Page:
Shadow Cabinet Minister for Social Care Barbara Keeley said: “We have a crisis in social care that has been driven by cuts to council budgets since 2010. “These cuts have hit councils in the North disproportionately when compared to many in the South, giving northern councils a much more difficult job in funding the quality of social care.”
The stark analysis of the state of social care was undertaken by the charity Independent Age. It was based on the Quality Care Commission’s inspections of homes, which rated them outstanding, good, requires improvement or inadequate. Fifteen of the 20 worst areas were in the North. Stockport was the worst performing local authority area, with 62.9% of its homes rated inadequate or requires improvement. Islington in North London, Rutland, East Midlands, and Isles of Scilly, South West were the best areas, with no poorly-rated homes.
Independent Age blamed cuts, low pay and staff shortages for the northern crisis. Director of policy Simon Bottery said: “No one should be forced to live in an unsatisfactory care home but our analysis shows this is the grim reality in some parts of the country. There is little indication local authorities or the Government are giving the problem the attention it deserves.” The care homes market is valued at £16billion. But social care faces a £2.6billion funding gap by 2019/20.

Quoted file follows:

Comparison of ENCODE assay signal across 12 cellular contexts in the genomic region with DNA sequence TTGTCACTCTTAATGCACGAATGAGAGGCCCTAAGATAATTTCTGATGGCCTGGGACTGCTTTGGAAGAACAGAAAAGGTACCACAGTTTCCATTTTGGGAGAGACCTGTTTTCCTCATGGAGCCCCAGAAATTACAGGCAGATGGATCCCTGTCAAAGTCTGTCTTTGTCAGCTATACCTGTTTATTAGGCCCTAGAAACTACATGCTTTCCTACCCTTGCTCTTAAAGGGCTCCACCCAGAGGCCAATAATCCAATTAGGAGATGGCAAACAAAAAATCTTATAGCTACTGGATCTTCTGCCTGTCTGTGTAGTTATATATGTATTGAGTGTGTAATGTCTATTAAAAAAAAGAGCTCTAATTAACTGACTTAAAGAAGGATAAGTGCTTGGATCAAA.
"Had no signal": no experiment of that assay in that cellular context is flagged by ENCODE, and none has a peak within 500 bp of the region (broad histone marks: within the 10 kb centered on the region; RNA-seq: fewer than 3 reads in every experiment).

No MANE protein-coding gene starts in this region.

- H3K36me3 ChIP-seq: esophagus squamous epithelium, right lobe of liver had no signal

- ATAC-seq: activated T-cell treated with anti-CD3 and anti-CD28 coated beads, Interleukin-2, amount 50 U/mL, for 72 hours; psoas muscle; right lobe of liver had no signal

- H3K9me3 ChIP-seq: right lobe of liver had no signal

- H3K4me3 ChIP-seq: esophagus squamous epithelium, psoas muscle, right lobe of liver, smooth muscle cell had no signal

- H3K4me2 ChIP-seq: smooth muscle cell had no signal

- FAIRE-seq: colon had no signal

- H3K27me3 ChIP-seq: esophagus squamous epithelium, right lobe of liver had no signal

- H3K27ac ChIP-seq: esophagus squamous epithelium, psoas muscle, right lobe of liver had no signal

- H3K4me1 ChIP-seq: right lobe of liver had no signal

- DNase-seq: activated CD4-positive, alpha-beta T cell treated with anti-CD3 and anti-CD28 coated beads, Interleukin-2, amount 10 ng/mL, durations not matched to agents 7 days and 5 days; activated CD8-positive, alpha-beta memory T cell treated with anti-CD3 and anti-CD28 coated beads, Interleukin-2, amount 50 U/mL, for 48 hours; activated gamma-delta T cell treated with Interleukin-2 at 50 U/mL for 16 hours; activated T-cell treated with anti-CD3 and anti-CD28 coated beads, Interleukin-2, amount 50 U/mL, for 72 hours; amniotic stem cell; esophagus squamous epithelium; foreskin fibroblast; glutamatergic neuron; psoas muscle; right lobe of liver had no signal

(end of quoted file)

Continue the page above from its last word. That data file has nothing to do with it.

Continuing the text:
England’s worst 20 areas – Highest percentage of care homes rated ‘inadequate’ or ‘requires improvement’: (15 x worst performers are in the North of England)
1. Stockport, North West 62.9% 2. Salford, North West 61.5% 3. Tameside, North West 54.8% 4. Manchester, North West 51.3% 5. Kensington and Chelsea, London 50.0% 6. Oldham, North West 48.6% 7. Liverpool, North West 48.1% 8. Trafford, North West 47.2% 9. Hackney, London 47.1% 10. Bradford, Yorkshire & The Humber 46.3% 11. Wakefield, Yorkshire & The Humber 46.0% 12. Portsmouth, South East 44.8% 13. North Somerset, South West 44.7% 14. Calderdale, Yorkshire & The Humber 43.1% 15. Hartlepool, North East 42.9% 16. Wirral, North West 42.1% 17. Wigan, North West 42.0% 18. Westminster, London 41.7% 19. North Tyneside, North East 40.5% 20. Kirklees, Yorkshire & The Humber 39.7%
England’s best 20 areas – Lowest percentage of care homes rated ‘inadequate’ or ‘requires improvement’ (1 x Northern Region is performing satisfactory)
1. Isles of Scilly, South West, 0.0% 2. Islington, London, 0.0% 3. Rutland, East Midlands, 0.0% 4. Richmond upon Thames, London, 2.3% 5. Thurrock, East of England, 2.9% 6. Wokingham, South East, 6.3% 7. Slough, South East, 7.7% 8. Bracknell Forest, South East, 7.7% 9. Camden, London, 3% 10. Telford and Wrekin, West Midlands, 8.9% 11. Croydon, London, 9.2% 12. Blackburn with Darwen, North West, 9.4% 13. Bedford, East of England, 9.5% 14. Bournemouth, South West, 10.0% 15. Peterborough, East of England, 10.0% 16. West Berkshire, South East, 10.0% 17. Brent, London, 10.3% 18. Redbridge, London, 10.4% 19. Reading, South East, 10.5% 20. Worcestershire, West Midlands, 10.8%